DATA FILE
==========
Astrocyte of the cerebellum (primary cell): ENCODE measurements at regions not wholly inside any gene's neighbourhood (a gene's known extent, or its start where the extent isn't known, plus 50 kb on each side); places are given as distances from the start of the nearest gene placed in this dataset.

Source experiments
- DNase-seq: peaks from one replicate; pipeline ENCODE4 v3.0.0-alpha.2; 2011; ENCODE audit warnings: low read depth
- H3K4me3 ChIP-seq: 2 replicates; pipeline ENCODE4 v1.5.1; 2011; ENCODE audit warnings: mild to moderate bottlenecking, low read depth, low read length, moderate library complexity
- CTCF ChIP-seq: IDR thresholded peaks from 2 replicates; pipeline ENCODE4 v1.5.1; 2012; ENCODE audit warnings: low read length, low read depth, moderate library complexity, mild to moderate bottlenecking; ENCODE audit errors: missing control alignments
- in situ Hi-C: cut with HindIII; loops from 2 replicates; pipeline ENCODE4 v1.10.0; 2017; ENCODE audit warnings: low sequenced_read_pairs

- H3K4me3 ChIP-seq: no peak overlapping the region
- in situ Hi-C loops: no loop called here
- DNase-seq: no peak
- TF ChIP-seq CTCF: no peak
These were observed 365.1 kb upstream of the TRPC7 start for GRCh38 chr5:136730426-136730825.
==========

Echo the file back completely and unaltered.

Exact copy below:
Astrocyte of the cerebellum (primary cell): ENCODE measurements at regions not wholly inside any gene's neighbourhood (a gene's known extent, or its start where the extent isn't known, plus 50 kb on each side); places are given as distances from the start of the nearest gene placed in this dataset.

Source experiments
- DNase-seq: peaks from one replicate; pipeline ENCODE4 v3.0.0-alpha.2; 2011; ENCODE audit warnings: low read depth
- H3K4me3 ChIP-seq: 2 replicates; pipeline ENCODE4 v1.5.1; 2011; ENCODE audit warnings: mild to moderate bottlenecking, low read depth, low read length, moderate library complexity
- CTCF ChIP-seq: IDR thresholded peaks from 2 replicates; pipeline ENCODE4 v1.5.1; 2012; ENCODE audit warnings: low read length, low read depth, moderate library complexity, mild to moderate bottlenecking; ENCODE audit errors: missing control alignments
- in situ Hi-C: cut with HindIII; loops from 2 replicates; pipeline ENCODE4 v1.10.0; 2017; ENCODE audit warnings: low sequenced_read_pairs

- H3K4me3 ChIP-seq: no peak overlapping the region
- in situ Hi-C loops: no loop called here
- DNase-seq: no peak
- TF ChIP-seq CTCF: no peak
These were observed 365.1 kb upstream of the TRPC7 start for GRCh38 chr5:136730426-136730825.